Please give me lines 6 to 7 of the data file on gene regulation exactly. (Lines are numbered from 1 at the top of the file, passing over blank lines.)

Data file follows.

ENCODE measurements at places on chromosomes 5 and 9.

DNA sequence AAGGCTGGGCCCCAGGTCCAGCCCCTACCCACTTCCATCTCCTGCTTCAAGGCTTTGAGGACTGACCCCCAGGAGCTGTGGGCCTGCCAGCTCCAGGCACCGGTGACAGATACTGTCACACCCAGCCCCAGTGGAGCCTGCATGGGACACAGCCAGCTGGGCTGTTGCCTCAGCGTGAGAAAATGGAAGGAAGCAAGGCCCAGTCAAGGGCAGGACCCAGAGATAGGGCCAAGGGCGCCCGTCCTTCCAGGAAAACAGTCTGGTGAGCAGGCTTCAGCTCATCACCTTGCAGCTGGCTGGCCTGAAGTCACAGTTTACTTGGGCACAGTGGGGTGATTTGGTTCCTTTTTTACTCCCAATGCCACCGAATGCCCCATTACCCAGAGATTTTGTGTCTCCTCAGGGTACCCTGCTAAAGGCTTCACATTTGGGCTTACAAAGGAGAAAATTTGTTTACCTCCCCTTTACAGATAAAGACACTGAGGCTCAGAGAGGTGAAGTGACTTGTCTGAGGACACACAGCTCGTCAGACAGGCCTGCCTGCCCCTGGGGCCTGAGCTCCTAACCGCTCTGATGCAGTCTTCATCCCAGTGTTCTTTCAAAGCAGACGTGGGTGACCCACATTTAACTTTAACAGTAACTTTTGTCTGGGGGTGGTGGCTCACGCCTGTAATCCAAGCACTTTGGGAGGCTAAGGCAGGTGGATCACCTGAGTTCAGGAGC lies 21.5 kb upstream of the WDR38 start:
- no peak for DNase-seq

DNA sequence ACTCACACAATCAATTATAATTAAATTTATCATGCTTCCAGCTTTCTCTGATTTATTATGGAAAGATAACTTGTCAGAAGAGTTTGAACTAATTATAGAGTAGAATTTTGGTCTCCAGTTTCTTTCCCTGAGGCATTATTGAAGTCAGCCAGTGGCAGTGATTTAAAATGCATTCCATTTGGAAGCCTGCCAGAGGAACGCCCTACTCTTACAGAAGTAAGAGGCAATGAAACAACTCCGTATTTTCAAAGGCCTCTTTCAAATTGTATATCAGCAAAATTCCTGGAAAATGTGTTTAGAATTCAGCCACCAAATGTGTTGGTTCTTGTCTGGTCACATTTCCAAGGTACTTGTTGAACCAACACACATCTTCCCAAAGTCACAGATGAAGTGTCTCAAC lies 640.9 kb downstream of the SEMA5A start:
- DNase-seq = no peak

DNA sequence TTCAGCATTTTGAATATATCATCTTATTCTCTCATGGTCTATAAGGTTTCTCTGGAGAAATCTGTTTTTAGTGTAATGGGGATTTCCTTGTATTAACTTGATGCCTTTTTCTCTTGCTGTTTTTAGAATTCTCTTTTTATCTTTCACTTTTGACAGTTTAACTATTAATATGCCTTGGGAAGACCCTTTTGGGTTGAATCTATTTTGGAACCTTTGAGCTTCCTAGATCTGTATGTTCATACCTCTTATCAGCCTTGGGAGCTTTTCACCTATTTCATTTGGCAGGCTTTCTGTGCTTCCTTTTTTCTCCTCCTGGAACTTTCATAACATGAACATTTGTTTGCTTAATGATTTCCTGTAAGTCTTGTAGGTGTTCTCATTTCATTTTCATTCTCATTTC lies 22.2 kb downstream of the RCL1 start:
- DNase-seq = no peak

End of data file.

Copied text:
DNA sequence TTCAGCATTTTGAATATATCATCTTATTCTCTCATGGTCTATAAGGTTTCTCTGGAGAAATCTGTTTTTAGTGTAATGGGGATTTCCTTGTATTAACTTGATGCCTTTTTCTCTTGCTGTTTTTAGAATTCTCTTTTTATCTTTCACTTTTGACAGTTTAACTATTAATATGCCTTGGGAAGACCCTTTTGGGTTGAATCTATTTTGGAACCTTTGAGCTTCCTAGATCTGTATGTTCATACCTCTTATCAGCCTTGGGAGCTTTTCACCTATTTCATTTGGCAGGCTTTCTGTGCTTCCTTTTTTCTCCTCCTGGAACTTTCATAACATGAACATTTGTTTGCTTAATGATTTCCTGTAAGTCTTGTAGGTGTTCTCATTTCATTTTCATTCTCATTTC lies 22.2 kb downstream of the RCL1 start:
- DNase-seq = no peak